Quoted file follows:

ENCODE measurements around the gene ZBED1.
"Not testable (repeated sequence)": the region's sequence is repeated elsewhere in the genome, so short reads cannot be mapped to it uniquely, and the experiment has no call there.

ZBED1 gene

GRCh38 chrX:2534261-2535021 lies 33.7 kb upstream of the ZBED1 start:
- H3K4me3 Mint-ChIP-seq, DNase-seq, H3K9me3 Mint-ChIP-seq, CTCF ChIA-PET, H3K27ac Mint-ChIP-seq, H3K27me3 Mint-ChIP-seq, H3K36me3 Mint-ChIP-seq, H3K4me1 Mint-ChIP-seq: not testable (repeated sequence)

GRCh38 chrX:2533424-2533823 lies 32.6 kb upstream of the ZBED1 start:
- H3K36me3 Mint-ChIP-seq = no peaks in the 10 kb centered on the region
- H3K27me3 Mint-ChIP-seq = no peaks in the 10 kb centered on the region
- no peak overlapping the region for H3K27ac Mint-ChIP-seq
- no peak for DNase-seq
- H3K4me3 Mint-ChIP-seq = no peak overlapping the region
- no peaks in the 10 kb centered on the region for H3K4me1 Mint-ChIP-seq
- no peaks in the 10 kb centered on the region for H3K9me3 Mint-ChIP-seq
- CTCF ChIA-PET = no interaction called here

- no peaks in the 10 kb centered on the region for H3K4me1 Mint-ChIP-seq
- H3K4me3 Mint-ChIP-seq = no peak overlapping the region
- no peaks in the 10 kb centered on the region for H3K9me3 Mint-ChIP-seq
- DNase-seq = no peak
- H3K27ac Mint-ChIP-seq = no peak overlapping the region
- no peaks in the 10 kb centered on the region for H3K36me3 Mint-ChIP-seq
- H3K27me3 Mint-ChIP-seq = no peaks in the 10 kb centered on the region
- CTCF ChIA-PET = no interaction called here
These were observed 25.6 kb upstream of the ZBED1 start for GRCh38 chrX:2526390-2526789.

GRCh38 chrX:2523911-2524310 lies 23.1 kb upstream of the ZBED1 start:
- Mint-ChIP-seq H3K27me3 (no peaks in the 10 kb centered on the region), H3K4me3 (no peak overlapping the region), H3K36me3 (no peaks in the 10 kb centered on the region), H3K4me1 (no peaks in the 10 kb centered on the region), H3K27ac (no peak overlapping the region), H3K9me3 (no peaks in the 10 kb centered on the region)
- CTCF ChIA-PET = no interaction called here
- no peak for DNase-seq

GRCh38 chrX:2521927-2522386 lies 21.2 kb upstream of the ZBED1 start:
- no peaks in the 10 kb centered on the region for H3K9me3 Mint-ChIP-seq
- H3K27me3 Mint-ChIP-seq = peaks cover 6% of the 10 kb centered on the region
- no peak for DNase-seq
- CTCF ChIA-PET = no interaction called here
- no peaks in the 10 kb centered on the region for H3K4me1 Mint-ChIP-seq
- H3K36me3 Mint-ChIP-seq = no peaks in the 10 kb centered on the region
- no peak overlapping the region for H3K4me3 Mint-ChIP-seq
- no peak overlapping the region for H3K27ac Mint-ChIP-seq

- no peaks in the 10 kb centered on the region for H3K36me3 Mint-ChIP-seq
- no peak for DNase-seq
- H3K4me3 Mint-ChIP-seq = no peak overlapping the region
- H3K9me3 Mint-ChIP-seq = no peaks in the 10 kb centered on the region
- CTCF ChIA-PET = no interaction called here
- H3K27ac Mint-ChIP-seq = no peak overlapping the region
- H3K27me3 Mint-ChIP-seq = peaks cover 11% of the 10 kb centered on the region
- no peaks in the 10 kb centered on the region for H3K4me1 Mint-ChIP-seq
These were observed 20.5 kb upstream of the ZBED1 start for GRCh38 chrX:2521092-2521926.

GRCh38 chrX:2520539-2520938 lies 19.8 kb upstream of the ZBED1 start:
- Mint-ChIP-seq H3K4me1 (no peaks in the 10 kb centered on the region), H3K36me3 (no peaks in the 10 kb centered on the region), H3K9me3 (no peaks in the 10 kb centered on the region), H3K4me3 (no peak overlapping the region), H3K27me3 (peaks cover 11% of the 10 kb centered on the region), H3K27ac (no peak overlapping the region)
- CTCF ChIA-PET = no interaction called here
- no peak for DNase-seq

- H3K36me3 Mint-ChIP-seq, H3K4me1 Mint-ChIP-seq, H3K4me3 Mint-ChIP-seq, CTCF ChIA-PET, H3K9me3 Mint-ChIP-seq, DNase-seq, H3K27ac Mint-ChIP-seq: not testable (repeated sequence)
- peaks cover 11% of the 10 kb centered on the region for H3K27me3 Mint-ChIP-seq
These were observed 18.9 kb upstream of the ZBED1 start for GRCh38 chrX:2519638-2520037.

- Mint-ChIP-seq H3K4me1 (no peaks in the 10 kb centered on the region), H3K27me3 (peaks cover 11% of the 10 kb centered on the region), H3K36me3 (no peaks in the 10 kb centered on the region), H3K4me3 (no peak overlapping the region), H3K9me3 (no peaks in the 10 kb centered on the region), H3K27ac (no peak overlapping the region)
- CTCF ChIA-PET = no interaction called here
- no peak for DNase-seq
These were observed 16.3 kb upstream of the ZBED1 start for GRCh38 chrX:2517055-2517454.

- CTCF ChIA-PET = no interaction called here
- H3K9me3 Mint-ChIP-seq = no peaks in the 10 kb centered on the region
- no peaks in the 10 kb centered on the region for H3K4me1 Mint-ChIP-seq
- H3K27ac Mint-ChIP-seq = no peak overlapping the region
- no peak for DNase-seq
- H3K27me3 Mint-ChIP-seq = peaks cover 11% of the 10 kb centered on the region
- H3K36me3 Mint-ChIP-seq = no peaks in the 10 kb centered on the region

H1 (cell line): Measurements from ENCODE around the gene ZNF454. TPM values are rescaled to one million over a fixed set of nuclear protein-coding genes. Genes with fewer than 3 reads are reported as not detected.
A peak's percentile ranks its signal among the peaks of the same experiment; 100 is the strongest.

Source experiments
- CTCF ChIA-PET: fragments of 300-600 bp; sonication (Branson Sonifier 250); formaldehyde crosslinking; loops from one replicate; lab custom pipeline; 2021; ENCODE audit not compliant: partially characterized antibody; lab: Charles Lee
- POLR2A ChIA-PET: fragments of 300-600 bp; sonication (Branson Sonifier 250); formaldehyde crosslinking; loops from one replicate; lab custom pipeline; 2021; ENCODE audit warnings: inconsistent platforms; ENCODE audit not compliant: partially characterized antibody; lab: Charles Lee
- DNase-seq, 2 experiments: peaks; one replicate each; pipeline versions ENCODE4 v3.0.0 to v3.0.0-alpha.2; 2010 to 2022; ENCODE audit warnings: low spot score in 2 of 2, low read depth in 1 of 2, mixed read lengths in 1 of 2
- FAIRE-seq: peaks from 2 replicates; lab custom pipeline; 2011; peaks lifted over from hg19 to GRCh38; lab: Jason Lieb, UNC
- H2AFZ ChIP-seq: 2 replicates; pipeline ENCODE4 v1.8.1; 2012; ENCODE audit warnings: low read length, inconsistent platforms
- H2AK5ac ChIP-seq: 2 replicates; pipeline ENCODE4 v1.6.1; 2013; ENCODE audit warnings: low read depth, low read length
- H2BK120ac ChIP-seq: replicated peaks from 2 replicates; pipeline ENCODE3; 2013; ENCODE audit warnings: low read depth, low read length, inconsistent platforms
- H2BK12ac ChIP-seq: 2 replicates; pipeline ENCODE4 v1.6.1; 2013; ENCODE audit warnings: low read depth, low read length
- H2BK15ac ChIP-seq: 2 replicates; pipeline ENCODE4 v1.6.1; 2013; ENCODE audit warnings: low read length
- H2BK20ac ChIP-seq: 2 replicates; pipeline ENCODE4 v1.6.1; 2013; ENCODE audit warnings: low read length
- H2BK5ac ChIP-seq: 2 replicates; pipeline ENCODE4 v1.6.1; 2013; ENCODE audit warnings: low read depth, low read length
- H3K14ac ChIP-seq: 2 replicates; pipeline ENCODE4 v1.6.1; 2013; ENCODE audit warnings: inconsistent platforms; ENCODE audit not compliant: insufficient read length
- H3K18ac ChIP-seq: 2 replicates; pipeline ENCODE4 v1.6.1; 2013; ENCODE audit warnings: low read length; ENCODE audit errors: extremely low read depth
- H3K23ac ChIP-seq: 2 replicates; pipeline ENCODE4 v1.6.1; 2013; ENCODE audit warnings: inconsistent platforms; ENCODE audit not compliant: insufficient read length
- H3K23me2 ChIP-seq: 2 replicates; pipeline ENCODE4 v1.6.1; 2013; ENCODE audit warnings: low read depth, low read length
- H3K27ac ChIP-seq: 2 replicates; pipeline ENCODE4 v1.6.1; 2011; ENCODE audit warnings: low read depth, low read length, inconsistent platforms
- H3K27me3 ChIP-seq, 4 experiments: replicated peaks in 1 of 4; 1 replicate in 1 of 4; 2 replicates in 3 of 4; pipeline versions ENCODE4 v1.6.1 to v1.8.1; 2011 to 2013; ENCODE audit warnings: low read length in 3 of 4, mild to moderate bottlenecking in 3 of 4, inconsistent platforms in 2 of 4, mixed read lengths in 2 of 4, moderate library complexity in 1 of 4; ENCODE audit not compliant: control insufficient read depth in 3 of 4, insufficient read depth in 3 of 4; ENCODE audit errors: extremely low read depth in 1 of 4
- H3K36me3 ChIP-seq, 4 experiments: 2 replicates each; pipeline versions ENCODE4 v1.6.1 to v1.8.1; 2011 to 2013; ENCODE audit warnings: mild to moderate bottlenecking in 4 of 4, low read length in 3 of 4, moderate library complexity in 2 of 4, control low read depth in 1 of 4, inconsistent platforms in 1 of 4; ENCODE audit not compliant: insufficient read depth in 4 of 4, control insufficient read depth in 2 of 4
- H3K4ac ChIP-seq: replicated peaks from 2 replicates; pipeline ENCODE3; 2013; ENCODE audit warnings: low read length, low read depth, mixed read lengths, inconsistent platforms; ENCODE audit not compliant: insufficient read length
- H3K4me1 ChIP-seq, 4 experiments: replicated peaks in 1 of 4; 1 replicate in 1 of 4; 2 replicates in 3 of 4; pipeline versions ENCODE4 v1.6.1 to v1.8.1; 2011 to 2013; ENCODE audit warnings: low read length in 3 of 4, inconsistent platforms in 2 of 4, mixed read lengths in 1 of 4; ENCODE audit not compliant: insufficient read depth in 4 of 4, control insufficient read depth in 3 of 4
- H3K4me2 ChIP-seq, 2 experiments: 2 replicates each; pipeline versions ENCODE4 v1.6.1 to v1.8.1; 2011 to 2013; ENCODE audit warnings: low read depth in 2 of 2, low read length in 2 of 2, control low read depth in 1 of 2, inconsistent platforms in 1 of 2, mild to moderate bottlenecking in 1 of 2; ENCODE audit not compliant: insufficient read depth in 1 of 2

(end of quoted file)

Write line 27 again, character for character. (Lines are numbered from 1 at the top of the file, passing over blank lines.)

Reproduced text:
- no peak for DNase-seq